Air Force veteran Kate Fox marched 11 miles this Veterans Day (11-11-16), setting out before dawn to symbolize the darkness that leads 22 veterans to commit suicide each day in the United States.
“While I was on the road alone, I had the spirit of my brothers and sisters in arms guiding me,” the Penn State Abington student said. “The fact that we are losing people who have already sacrificed so much is simply unacceptable.”
Fox made her own sacrifices serving her country. She enlisted after 9/11 and was stationed in Illinois and the Pentagon working in global computer command and control running mapping and tracking systems.
She then took assignments overseas as a civilian defense contractor for the Marine Corps in Iraq and Afghanistan and off the coast of Libya.
“Afghanistan was horrible and stressful,” Fox said softly.
After 14 years with the Air Force and Marines, she returned to her hometown a year ago and promptly enrolled at Abington to earn a bachelor's degree in rehabilitation and human services.
“I’ve always had a very service-oriented sense of self,” Fox said of her choice of major and military career. “In my family, I was always the fixer, the bleeding heart, the caregiver of everybody.”
Fox had earned about half of the credits toward her degree before and during her military service, and the enrollment process was smooth.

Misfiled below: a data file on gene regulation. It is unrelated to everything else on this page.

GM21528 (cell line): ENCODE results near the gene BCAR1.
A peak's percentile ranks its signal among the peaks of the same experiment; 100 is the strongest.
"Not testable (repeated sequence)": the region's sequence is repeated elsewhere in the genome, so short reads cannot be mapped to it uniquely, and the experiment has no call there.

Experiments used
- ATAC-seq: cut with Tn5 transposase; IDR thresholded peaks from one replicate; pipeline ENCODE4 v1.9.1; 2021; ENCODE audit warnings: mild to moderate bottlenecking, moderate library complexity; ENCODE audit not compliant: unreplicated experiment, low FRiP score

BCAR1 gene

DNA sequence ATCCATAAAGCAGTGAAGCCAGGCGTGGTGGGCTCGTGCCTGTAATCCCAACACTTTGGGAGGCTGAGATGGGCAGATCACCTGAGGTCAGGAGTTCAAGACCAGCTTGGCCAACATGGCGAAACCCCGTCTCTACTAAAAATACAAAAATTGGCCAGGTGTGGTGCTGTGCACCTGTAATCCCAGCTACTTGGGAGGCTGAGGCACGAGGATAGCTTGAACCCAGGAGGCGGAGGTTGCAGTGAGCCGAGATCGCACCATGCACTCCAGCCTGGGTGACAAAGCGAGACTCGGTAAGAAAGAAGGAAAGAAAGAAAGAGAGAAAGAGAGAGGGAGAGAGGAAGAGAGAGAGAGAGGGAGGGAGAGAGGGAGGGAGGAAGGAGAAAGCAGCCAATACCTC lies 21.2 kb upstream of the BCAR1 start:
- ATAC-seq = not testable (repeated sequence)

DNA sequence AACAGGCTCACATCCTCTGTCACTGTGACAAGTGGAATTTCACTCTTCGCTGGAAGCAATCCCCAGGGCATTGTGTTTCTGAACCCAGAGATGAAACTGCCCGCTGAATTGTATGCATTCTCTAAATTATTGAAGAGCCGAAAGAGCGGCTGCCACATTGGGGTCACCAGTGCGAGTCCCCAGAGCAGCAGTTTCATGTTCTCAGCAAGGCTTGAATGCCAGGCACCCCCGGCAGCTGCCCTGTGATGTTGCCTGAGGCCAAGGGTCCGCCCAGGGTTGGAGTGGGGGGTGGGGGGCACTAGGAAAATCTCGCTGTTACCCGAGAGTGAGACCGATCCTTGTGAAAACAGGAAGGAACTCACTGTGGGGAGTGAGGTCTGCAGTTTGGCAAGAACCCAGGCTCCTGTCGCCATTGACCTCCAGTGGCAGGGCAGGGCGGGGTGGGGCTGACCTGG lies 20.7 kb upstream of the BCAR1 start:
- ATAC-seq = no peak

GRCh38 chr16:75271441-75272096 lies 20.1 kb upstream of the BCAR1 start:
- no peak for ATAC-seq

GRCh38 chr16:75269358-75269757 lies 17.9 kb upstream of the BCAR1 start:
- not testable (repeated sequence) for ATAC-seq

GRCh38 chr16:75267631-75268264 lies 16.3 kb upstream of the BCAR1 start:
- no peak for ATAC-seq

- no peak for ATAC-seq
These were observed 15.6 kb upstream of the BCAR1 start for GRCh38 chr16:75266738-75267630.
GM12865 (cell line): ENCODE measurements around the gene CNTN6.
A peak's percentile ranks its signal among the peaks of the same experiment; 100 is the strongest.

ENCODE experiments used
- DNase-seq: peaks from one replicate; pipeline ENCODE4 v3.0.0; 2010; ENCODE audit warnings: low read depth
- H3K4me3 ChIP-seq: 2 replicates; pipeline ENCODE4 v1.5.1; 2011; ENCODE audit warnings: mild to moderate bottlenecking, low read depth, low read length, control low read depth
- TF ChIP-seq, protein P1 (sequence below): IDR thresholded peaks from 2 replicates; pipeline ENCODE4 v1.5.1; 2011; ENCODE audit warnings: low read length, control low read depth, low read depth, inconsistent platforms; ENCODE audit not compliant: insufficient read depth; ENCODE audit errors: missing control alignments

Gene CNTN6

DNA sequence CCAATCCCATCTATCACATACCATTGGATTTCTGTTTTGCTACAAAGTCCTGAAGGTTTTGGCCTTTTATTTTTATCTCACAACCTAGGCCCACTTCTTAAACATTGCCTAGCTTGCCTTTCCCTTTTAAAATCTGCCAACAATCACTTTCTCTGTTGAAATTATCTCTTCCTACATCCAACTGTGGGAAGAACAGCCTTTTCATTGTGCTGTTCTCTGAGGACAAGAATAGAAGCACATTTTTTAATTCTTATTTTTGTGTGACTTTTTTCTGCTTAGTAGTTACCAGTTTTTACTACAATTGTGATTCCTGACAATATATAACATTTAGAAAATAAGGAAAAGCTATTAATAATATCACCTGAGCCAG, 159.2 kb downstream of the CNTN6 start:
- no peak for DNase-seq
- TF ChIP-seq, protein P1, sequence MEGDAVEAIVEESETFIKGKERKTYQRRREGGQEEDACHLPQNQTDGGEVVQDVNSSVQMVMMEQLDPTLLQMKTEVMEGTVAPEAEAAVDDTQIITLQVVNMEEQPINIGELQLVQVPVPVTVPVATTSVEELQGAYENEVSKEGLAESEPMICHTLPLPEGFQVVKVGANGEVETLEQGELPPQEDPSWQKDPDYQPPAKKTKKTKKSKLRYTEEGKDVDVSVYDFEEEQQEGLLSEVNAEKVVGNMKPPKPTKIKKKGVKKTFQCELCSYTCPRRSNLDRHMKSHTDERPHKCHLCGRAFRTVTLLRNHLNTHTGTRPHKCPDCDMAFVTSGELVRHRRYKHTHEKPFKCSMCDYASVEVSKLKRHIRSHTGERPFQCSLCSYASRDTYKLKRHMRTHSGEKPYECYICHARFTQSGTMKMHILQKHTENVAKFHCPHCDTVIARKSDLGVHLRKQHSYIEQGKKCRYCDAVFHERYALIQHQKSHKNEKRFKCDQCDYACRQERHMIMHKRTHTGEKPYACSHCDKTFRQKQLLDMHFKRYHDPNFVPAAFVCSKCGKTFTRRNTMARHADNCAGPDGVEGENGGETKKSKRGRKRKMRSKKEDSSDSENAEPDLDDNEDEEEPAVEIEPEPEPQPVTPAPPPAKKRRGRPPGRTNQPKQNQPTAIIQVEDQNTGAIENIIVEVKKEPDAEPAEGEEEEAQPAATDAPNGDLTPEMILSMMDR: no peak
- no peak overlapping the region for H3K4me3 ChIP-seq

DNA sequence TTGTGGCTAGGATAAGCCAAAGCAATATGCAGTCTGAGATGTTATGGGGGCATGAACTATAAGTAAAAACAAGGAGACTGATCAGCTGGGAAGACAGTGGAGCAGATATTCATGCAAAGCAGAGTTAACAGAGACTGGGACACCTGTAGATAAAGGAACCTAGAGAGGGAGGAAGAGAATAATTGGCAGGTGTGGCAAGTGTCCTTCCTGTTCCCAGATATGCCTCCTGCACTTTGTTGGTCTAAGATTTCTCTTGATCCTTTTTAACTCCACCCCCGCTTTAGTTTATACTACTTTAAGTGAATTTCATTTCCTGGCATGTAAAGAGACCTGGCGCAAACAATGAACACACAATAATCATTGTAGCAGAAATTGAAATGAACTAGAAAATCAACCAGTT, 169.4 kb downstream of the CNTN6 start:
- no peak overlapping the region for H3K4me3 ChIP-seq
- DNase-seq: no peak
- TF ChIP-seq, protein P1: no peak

"I called and said, 'I'm Kate and I'm a veteran,' and they immediately put me in touch with the right person," she laughed.
The transition back into college was harder, but Fox isn't alone. More than 100 veterans are enrolled at Abington, and the college has numerous supports in place for them such as the Student Veterans Organization. Just 48 hours before her Veterans Day march, Fox was elected president of the group, which is open to anyone in the campus community.
“Veterans have a lot of experiences that not many people share,” Fox, who plans to donate almost $1,000 she raised during her 11-mile march to a veterans support group, explained. "You've seen things that no one should be exposed to. It makes you more well rounded, and you learn to connect with people even when you disagree.”
Penn State Abington serves as a haven for vets and their families, who find support inside and outside the classroom.
- The Student Veterans Organization, a peer-to-peer network, creates bonds with the campus community and coordinates activities. It is open to any faculty, staff and students whether they served in the military or not.
- Veterans, active duty military, and ROTC members have their own study lounge.
- An initiative developed and adopted at Abington led to a state law making veterans enrolled in all Pennsylvania state colleges and universities eligible for priority registration.
- Multiple Abington staff members are certified or trained in Veterans Administration policies so eligible students may make the most of their education benefits.
- An independent organization last week announced Abington earned the military-friendly designation for the fifth time.
Penn State Abington, formerly the Ogontz campus, offers baccalaureate degrees in 18 majors at its suburban location just north of Philadelphia. Nearly half of our 4,000 students complete all four years at Abington, with opportunities in undergraduate research, the Schreyer honors program, NCAA Division III athletics, and more. The Lion’s Gate residence hall will open in August 2017.